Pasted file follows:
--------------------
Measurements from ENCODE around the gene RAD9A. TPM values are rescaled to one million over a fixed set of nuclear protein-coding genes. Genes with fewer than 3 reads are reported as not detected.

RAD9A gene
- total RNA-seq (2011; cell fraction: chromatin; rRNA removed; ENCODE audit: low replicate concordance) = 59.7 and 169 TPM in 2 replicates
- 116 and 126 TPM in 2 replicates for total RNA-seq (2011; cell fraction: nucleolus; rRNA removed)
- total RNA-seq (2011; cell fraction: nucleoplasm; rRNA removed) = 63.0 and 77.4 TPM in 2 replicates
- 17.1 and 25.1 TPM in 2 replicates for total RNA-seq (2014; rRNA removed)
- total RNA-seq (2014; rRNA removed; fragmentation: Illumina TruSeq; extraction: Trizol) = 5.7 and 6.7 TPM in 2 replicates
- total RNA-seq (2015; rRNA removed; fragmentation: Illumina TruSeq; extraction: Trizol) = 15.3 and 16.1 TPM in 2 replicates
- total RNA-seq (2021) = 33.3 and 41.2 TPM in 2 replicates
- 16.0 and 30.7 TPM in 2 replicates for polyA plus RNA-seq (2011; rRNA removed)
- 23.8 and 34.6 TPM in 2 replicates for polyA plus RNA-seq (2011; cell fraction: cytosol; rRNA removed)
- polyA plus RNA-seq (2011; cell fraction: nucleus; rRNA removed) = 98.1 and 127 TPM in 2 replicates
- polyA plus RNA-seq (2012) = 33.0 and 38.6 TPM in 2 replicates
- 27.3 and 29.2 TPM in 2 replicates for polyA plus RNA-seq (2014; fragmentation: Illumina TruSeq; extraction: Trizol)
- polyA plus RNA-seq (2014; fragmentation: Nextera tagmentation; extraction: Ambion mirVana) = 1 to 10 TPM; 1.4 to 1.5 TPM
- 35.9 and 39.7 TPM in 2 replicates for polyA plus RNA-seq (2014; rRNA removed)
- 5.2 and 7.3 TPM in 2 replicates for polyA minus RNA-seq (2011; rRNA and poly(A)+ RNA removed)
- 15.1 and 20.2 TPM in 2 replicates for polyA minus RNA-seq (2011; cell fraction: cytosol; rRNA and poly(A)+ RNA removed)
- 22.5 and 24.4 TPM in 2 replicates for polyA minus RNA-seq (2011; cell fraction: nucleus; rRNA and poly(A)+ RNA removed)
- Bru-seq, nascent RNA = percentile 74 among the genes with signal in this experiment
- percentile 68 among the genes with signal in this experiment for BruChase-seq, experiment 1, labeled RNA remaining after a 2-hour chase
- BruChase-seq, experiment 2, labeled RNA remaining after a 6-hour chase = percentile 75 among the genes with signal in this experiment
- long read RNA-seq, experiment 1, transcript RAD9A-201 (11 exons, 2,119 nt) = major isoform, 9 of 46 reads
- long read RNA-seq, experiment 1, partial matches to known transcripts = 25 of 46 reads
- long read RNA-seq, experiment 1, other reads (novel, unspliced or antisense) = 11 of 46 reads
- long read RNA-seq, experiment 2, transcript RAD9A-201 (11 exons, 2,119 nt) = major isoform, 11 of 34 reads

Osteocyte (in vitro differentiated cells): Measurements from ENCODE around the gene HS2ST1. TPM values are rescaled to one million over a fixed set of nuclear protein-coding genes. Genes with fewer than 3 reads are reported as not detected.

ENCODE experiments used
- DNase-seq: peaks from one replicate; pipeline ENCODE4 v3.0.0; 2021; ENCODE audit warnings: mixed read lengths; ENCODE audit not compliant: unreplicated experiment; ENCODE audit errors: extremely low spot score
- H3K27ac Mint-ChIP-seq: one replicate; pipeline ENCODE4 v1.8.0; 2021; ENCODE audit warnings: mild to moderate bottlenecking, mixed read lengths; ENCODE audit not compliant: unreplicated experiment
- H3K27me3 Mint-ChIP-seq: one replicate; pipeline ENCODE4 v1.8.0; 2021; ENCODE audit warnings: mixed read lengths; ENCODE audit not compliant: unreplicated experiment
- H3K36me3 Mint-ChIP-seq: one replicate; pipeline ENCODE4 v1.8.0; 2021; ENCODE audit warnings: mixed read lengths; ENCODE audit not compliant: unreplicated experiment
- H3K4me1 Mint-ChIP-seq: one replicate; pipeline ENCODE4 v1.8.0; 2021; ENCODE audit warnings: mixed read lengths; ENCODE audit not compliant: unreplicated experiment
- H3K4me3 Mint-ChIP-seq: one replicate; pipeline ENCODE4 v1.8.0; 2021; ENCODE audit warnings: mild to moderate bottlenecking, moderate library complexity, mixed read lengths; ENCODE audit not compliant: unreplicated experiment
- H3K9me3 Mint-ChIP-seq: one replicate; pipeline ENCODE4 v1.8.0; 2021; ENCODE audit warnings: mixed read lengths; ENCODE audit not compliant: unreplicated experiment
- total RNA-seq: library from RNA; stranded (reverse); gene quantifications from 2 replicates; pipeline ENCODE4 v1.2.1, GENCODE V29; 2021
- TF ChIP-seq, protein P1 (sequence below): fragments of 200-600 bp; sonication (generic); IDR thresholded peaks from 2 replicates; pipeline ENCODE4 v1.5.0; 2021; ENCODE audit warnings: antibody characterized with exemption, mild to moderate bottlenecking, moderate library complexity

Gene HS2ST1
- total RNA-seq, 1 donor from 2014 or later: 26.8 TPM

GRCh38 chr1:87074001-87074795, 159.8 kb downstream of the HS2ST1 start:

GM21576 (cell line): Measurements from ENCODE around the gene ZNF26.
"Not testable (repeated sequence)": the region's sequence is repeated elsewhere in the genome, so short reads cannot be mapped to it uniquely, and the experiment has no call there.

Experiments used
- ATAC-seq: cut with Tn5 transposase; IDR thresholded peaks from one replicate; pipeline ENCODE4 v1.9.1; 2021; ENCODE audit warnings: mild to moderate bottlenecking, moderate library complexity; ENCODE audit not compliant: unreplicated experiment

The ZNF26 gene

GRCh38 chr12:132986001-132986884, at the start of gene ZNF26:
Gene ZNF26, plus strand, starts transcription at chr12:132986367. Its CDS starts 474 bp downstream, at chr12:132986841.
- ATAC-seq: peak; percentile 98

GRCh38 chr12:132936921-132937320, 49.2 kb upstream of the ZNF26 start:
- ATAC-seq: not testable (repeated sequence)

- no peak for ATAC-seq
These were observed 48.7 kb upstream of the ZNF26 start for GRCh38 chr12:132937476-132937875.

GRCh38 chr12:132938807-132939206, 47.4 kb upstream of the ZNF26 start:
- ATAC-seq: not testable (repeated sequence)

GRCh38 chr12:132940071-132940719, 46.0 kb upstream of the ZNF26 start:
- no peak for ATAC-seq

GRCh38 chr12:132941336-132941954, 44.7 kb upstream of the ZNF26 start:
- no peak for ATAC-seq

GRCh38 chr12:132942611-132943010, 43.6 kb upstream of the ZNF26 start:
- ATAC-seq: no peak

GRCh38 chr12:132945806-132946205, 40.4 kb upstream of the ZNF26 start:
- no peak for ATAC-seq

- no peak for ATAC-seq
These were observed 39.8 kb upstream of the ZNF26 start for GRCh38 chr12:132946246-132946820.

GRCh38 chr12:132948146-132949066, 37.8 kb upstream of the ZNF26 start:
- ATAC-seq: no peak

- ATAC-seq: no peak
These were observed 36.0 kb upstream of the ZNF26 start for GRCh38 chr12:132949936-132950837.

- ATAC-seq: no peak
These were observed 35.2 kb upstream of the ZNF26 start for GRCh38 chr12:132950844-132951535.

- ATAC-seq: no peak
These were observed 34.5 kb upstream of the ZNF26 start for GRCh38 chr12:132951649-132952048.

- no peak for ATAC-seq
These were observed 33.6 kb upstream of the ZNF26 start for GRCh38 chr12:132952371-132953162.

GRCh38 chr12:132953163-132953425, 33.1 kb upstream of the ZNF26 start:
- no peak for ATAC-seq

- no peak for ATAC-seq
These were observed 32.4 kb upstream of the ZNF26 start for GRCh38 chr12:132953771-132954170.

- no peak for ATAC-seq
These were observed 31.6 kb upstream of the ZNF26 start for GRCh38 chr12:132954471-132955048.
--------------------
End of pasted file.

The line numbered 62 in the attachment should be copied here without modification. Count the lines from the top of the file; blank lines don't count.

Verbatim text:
- no peak for ATAC-seq